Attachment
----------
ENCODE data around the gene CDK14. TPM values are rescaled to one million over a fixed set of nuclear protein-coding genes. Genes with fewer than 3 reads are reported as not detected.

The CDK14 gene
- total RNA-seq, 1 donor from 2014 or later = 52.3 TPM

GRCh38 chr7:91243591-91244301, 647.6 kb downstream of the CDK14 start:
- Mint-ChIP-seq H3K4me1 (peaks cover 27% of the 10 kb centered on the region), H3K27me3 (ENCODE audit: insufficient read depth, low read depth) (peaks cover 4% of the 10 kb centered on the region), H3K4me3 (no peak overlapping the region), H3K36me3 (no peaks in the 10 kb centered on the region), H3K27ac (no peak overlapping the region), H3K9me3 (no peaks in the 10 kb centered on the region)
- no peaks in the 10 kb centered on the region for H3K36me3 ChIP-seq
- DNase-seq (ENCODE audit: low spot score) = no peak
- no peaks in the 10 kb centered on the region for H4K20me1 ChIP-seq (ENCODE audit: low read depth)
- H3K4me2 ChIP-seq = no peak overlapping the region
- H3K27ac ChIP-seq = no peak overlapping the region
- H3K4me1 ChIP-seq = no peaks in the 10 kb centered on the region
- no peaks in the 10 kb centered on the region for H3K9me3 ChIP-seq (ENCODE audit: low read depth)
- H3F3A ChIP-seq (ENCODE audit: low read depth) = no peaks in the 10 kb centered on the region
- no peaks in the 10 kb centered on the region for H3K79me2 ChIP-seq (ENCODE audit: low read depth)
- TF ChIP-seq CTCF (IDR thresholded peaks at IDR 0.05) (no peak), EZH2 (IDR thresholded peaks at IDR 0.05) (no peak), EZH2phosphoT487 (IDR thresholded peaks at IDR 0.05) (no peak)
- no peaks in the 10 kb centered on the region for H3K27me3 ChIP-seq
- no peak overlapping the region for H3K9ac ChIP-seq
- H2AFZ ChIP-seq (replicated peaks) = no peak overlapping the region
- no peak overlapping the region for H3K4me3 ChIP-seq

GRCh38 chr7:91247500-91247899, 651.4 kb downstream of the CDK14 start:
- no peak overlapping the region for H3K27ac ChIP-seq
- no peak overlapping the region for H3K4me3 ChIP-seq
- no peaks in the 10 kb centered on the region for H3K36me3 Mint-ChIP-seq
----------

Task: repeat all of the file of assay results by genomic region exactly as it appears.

ENCODE data around the gene CDK14. TPM values are rescaled to one million over a fixed set of nuclear protein-coding genes. Genes with fewer than 3 reads are reported as not detected.

The CDK14 gene
- total RNA-seq, 1 donor from 2014 or later = 52.3 TPM

GRCh38 chr7:91243591-91244301, 647.6 kb downstream of the CDK14 start:
- Mint-ChIP-seq H3K4me1 (peaks cover 27% of the 10 kb centered on the region), H3K27me3 (ENCODE audit: insufficient read depth, low read depth) (peaks cover 4% of the 10 kb centered on the region), H3K4me3 (no peak overlapping the region), H3K36me3 (no peaks in the 10 kb centered on the region), H3K27ac (no peak overlapping the region), H3K9me3 (no peaks in the 10 kb centered on the region)
- no peaks in the 10 kb centered on the region for H3K36me3 ChIP-seq
- DNase-seq (ENCODE audit: low spot score) = no peak
- no peaks in the 10 kb centered on the region for H4K20me1 ChIP-seq (ENCODE audit: low read depth)
- H3K4me2 ChIP-seq = no peak overlapping the region
- H3K27ac ChIP-seq = no peak overlapping the region
- H3K4me1 ChIP-seq = no peaks in the 10 kb centered on the region
- no peaks in the 10 kb centered on the region for H3K9me3 ChIP-seq (ENCODE audit: low read depth)
- H3F3A ChIP-seq (ENCODE audit: low read depth) = no peaks in the 10 kb centered on the region
- no peaks in the 10 kb centered on the region for H3K79me2 ChIP-seq (ENCODE audit: low read depth)
- TF ChIP-seq CTCF (IDR thresholded peaks at IDR 0.05) (no peak), EZH2 (IDR thresholded peaks at IDR 0.05) (no peak), EZH2phosphoT487 (IDR thresholded peaks at IDR 0.05) (no peak)
- no peaks in the 10 kb centered on the region for H3K27me3 ChIP-seq
- no peak overlapping the region for H3K9ac ChIP-seq
- H2AFZ ChIP-seq (replicated peaks) = no peak overlapping the region
- no peak overlapping the region for H3K4me3 ChIP-seq

GRCh38 chr7:91247500-91247899, 651.4 kb downstream of the CDK14 start:
- no peak overlapping the region for H3K27ac ChIP-seq
- no peak overlapping the region for H3K4me3 ChIP-seq
- no peaks in the 10 kb centered on the region for H3K36me3 Mint-ChIP-seq